This story is part of a collection of humorous moments we found in the way back when archives. They have little to do with Alps’ mountain sports, but everything to do with the moments in between. We found them funny and wanted to share.
Being professional mountain sports photographers, we are often placed in somewhat dangerous situations; dicey avalanche terrain, threatening weather while climbing, etc… But never did we think real injury would come in the manner it did a few nights ago.
What so often begins as good fun can quickly turn ugly, at this point luck can play a role, followed by either a helicopter flight, foreign country emergency room visit, or in this case, a funny story. We prefer the “Funny Later” variety of close calls, of which we have many.
There is a small lake in the Austrian Alps we had been wanting to visit for some photos. Perfect weather was forecast and we were in the area, so off we went up the 1000 meter, 2 hour approach. Arriving early, we laid in the sun before the good evening light. While relaxing, we became surrounded by ubiquitous dairy cows curious about the taste of our salty backpacks. They hung around a bit then before wandering off to complete the utopia-like Austrian Alp scene. It was both a perfect evening for our shoot and to just be in the mountains.
As the light began to improve we got to work, Janine walked the shoreline of the lake and I shot what would surely be beautiful stock photos in this perfect landscape.
This is when things changed. Our friendly cows moved back into the scene, surrounded Janine, and jockeyed for position in our photos. “Fine, they make a lovely addition”, I thought. Snapping a few more images with the cows accessorizing the stock seemed a great idea. Soon, we tired of having them about and Janine tried to lead them away. Where she went, they followed, and this is when things went terribly wrong.
Suddenly, the energy was turning from playful fun to bovine aggression. Like a feeding frenzy they moved in and just barely above their mooing I could hear Janine telling them to go away. Suddenly, she became engulfed, disappearing entirely from view. The next I saw her, she was on the ground, beneath them, getting drug about. Then, in a terrifying moment I often try to forget, her body flung into the air above them, and like a rag doll she dropped back into the herd, again disappearing.
Dropping everything, I ran towards the mob scene like a Samurai warrior, swinging my ultralight carbon fiber trekking poles for all I was worth. I entered the group at full speed, they rotated their giant heads a few centimeters in anticipation of battle. Their fuzzy ears twitching to keep the flies away seemed anything but fearful of my wrath. I vaguely remember one heffer’s tongue darting into her nostrils. Janine was screaming, again on the ground. I beat the cow atop her with my poles but it was like trying to stop a freight train with a fly swatter. Mooing, cow bells, and our screams could probably be heard for many kilometers.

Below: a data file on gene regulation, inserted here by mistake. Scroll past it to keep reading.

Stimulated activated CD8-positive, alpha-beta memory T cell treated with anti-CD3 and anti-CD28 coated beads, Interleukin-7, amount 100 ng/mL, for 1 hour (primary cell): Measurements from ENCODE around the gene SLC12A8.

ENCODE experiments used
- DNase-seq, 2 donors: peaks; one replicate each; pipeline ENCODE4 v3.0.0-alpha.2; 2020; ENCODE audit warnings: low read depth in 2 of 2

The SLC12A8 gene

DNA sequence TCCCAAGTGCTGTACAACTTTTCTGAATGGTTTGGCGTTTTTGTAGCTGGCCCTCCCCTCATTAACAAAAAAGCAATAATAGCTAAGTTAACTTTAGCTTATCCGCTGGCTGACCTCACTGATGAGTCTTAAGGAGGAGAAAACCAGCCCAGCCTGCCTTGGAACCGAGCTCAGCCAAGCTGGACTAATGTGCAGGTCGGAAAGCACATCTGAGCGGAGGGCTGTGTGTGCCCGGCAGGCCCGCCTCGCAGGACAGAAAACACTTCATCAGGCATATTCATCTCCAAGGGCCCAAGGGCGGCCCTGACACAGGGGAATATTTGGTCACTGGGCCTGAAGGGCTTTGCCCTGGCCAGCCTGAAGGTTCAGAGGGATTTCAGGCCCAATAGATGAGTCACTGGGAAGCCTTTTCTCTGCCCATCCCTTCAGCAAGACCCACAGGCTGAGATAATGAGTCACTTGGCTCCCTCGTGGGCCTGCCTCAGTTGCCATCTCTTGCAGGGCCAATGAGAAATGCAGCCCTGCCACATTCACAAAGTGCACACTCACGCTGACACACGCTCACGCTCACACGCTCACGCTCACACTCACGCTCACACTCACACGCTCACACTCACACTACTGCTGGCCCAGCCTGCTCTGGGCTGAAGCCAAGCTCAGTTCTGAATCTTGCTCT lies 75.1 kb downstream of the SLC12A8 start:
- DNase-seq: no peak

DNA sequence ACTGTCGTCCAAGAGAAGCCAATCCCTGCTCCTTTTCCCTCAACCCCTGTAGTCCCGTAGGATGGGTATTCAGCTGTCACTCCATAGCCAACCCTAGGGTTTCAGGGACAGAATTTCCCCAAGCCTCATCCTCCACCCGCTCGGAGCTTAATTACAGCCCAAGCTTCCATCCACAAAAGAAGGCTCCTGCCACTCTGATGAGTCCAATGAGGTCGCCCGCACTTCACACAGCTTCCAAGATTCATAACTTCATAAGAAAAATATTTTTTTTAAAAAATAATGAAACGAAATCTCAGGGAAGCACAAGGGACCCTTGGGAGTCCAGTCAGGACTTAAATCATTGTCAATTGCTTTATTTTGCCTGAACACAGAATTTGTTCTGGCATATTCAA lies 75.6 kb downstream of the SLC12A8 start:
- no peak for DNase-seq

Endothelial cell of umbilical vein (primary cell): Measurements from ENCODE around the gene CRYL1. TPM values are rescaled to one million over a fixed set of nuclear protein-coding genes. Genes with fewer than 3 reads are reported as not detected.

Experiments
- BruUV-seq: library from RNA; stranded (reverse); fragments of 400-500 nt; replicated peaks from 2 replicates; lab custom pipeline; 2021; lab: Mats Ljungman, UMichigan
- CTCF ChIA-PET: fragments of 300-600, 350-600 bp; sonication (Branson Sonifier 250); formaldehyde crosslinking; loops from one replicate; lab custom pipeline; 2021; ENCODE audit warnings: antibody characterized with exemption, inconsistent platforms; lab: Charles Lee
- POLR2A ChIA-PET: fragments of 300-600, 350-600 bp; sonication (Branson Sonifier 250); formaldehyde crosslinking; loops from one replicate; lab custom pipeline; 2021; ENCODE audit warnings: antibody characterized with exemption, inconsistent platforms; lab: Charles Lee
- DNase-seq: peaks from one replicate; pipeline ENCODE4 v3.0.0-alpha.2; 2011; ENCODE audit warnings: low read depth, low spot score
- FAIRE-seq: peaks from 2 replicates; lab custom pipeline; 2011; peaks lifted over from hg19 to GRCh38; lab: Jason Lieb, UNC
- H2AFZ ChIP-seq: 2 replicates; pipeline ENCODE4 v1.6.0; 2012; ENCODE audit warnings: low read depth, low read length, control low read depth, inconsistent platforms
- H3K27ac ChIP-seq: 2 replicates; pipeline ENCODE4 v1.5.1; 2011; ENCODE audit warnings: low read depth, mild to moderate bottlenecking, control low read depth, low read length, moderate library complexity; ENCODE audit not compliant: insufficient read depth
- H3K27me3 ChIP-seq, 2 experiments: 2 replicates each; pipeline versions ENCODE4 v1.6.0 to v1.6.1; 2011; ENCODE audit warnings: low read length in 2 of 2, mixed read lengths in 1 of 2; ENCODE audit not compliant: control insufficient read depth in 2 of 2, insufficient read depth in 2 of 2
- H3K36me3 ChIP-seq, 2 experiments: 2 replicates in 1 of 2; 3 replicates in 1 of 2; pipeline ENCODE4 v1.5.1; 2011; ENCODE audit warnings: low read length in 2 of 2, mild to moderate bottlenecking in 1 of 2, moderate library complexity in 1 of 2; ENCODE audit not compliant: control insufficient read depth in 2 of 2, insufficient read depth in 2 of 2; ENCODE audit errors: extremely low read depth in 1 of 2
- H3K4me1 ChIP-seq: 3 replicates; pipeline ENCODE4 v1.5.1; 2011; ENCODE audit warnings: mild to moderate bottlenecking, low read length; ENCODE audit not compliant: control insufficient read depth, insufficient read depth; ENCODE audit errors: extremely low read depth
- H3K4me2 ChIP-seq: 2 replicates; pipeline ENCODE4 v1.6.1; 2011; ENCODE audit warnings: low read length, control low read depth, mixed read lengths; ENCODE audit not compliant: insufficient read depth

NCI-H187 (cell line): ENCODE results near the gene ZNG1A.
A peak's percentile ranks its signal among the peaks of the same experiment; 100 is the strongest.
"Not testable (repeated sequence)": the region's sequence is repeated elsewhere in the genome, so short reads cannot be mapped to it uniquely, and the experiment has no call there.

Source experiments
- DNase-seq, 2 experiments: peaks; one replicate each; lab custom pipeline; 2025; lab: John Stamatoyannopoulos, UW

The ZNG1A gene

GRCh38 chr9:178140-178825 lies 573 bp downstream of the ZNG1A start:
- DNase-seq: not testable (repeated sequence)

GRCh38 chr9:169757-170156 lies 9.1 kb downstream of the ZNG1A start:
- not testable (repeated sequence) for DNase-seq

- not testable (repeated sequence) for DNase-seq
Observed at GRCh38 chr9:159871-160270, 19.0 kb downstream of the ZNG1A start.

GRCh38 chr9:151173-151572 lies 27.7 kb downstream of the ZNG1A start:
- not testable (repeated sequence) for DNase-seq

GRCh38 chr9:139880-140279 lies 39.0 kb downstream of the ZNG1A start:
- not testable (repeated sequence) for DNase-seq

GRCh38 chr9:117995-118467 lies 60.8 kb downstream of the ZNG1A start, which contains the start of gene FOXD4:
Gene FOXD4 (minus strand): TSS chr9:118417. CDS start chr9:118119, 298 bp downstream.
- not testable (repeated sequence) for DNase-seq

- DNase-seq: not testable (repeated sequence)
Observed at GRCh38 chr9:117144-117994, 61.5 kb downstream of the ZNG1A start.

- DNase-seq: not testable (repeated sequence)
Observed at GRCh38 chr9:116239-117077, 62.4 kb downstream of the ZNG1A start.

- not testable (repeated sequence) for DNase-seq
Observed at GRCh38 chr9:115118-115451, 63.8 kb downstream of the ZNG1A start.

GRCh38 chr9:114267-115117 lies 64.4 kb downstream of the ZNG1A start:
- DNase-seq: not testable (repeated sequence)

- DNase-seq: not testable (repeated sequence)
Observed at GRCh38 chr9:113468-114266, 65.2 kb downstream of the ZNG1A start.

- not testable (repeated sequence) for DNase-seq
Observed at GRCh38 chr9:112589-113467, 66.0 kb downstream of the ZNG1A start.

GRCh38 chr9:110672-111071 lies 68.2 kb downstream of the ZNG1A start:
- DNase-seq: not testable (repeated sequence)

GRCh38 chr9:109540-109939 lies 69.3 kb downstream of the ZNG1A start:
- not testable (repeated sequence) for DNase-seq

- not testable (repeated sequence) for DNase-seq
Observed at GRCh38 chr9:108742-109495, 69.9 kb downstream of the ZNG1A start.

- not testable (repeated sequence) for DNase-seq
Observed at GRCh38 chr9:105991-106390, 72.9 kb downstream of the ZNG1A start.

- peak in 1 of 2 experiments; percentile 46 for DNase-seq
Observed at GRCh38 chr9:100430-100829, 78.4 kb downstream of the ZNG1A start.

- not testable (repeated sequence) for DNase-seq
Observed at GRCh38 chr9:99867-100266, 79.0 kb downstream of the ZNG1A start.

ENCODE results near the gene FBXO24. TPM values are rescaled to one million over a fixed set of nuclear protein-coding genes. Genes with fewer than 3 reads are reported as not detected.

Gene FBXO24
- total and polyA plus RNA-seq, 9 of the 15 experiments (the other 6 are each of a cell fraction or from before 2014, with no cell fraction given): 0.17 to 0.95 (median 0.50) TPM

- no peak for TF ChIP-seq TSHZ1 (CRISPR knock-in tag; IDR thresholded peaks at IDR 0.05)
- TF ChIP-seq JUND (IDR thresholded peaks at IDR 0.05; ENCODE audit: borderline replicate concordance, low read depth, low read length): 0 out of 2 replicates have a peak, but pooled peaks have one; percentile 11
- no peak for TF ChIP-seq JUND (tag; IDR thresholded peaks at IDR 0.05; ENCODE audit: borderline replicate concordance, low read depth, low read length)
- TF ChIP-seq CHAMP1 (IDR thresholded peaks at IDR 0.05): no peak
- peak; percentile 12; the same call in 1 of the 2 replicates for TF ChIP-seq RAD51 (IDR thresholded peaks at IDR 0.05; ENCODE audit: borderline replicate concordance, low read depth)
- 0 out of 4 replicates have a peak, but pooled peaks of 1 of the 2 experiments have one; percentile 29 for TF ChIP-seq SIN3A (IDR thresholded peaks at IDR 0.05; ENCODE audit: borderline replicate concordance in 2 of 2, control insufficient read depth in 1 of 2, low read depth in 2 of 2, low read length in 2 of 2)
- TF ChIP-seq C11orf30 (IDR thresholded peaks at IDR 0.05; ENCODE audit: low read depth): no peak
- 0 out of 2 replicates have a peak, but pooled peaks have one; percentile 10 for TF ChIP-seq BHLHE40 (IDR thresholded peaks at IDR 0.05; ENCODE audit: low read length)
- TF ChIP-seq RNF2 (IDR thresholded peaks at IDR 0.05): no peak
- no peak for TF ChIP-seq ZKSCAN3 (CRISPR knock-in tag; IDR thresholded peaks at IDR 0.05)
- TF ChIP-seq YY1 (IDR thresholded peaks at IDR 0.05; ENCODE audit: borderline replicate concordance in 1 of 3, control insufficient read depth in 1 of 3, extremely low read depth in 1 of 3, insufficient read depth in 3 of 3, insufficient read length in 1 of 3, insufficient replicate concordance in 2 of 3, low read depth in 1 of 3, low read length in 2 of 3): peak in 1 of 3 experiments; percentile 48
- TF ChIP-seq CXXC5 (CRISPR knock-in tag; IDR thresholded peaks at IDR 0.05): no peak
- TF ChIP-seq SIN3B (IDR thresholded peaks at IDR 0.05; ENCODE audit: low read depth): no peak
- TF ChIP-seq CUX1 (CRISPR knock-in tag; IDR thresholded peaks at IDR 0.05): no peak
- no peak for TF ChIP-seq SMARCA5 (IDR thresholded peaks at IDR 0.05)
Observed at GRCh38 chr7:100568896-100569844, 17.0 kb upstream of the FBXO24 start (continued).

The lead cow turned, left Janine behind, and charged me. It’s truly remarkable how fast a cow can actually move when it makes that kind of decision. All 63kg of me took her massive skull and 800kg square in the chest. To say I was knocked down is an understatement, I was driven into the earth like a meteor. As I lay on the ground beneath her bulk, she continued to ram me, driving me along the surface of the grass between her massive hooves. I desperately clawed the ground in reverse to keep away. Suddenly I was in the air, floating even, and the thought, “When will I come down?” actually had time to enter my mind. Ooomph, into the grass I returned.
Thankfully, I’d landed far enough away to have time to get up. At this point, I’d had it. Really fucking had it. Janine was safely out of the scene now and was yelling for me to just run. But this kid doesn’t run from a dairy cow, maybe a grizzly, or a wolf, but not a cow.
I decided the only option that remained was to go insane. And so I tapped into some deep rooted lunacy and became a madman, jumping up and down, swinging my arms, and swatting their asses. This seemed to do the trick. The cows began to think better of the situation. I may be small, but I am very, very loud. Their raisin sized brains responded to the mayhem by running, fortunately in the opposite direction.
Soon we were sitting in the grass in perfect evening light, shaking from the fight, but also laughing at the absurdity. An eery silence, splintered carbon fiber, lots of hoof marks, and more than a few cow pies were all that remained in the battlefield.
By Dan Patitucci